Stuck in the Middle
The Russia-Ukraine conflict highlights the salience of imperial hangovers in current international politics.
“Clowns to the left of me,
Jokers to the right, here I am,
Stuck in the middle with you…” (lyrics from ‘Stuck In The Middle With You’ by Stealers Wheel)
It has been ongoing since the demise of the Soviet Union and subsequent re-birth of Ukrainian independence in 1992. It was arguably slumbering for the most part until the 2013 Maidan revolution and the subsequent Russian annexation of Crimea in 2014 (which Putin solidified personally earlier this year with the formal opening of the Kerch Strait Bridge, an act which Ukraine calls illegal). To understand why this week's developments in the conflict are so substantial, it is crucial to recognise the muddy history in which they are situated.
This week, for the first time since the Crimean conflict in 2014, the Russia-Ukraine conflict has assumed new dimensions of increasingly 'hot' warfare. Last Sunday, Russia opened fire on and seized three Ukrainian ships, injuring at least six and taking a total of 24 Ukrainian seamen prisoner. The superpower alleged that Ukraine had crossed Russian waters illegally, despite two Ukrainian vessels having passed through the same body of water prior to this incident in recent weeks with no problems and despite the 2003 treaty signed by both parties giving the Ukraine "unimpeded access to the Kerch Strait and Sea of Azov"(BBC).
The ongoing crisis has assumed new dimensions just this morning as Ukrainian president Poroshenko imposes martial law in ten regions of the country until December 26 and has forbidden Russian men aged 16-60 to enter Ukraine (except for "humanitarian cases" such as funerals). These actions come as a result of Poroshenko's fear of a Russian invasion following the aggressor's violation of international law on Sunday. Whether his fears are valid remains to be seen, however, no retaliatory action from Russia has been announced thus far.
In order to grasp the significance of these developments, it is important to understand the Imperial legacy which Ukrainian politics embodies. As Taras Kuzio (2002) points out, similarly to other former Soviet satellite states, “Ukraine became an independent state on 1 January 1992 without a modern nation or united political community enclosed within its border”. The geographical region of Ukraine has for centuries been the site of Imperial power-politics, but here’s a VERY brief overview:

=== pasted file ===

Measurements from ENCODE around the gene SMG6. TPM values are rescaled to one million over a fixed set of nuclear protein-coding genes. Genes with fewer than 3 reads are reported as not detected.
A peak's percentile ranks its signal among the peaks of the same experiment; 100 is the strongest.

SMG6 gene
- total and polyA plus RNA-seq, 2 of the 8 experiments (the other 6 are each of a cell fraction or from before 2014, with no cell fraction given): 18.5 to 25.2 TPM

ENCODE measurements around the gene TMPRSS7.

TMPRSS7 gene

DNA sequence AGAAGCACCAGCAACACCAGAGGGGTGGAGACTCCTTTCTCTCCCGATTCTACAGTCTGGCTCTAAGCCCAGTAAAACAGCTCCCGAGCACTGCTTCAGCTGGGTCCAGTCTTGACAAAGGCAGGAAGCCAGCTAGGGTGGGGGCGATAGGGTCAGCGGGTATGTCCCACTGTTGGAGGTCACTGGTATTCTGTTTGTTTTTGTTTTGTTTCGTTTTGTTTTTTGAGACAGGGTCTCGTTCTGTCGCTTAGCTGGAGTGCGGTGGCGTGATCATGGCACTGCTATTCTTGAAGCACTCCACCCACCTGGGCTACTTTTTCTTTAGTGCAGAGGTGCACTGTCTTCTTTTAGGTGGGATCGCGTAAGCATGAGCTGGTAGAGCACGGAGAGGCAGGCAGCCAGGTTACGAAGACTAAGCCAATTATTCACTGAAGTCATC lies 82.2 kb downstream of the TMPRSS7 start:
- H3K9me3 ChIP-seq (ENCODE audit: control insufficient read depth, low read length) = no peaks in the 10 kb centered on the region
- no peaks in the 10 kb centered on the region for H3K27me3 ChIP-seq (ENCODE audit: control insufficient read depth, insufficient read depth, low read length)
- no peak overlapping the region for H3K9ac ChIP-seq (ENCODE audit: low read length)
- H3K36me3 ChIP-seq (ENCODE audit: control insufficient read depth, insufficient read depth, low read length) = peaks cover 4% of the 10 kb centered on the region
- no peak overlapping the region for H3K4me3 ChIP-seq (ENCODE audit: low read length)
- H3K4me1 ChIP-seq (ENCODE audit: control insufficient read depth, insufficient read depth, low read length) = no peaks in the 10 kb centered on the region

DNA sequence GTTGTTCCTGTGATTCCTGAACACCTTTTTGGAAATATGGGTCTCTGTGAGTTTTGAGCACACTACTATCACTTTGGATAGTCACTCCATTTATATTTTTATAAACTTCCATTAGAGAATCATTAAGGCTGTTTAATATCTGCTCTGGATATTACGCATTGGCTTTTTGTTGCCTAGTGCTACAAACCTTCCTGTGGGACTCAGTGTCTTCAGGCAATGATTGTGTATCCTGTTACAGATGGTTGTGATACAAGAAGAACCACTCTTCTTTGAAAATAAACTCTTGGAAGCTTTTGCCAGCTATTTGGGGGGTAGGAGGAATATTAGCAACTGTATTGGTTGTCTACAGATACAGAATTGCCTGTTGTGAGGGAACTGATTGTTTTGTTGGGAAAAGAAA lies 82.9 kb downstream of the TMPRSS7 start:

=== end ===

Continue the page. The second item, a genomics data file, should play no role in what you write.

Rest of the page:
• Pre-WW1: Control of Ukraine divided between Russian Tsars in the East and the Habsburg Austrian Empire in the West
• 1918: Ukraine declares independence after WW1, but this does not last long
• 1921: Soviet Red Army gains control of two-thirds of Ukraine, handing the remaining third in the west to Poland
• Post-USSR: 1991 – Ukraine establishes independence once again; however, relations with both the West and Russia remain shaky: "Regardless of their political positions, all Ukrainian leaders since 1991 have attempted to find a place for a Ukrainian national community between European and Russian influence."
Broadly, the Ukraine is a very interesting case study through which to examine the question of whether the Cold War did really ever end, seeing as "Over the past two decades the Russia-Europe question came increasingly to be framed as either-or: Ukraine would need to choose between closer ties with Russia or with the European Union. With a Russia ascendant under Putin, maintaining strong ties with both sides was impossible".
The Russia-Europe question is exactly what highlights the imperialist legacies of identity in Ukrainian politics. The majority of the country identifies as Ukrainian, many of which have a global outlook and seek closer ties with the EU for economic reasons. However, a smaller yet still substantial, part of the Ukrainian public identifies as more Russian than Ukrainian, reminiscing about the glory days of Soviet Empire rather than looking ahead to a future of economic and political allegiance with Europe. The political salience of this identity division can be seen simply in this map depicting Ukraine’s 2010 general election results which saw the inauguration of pro-Russian President Viktor Yanukovych (who was succeeded previously in 2004 by pro-European Viktor Yushchenko, who had supported mass protests against Yanukovych, arguing he had only won through rigged election; in 2010, however, popular support for the pro-Russian was solidified legitimately).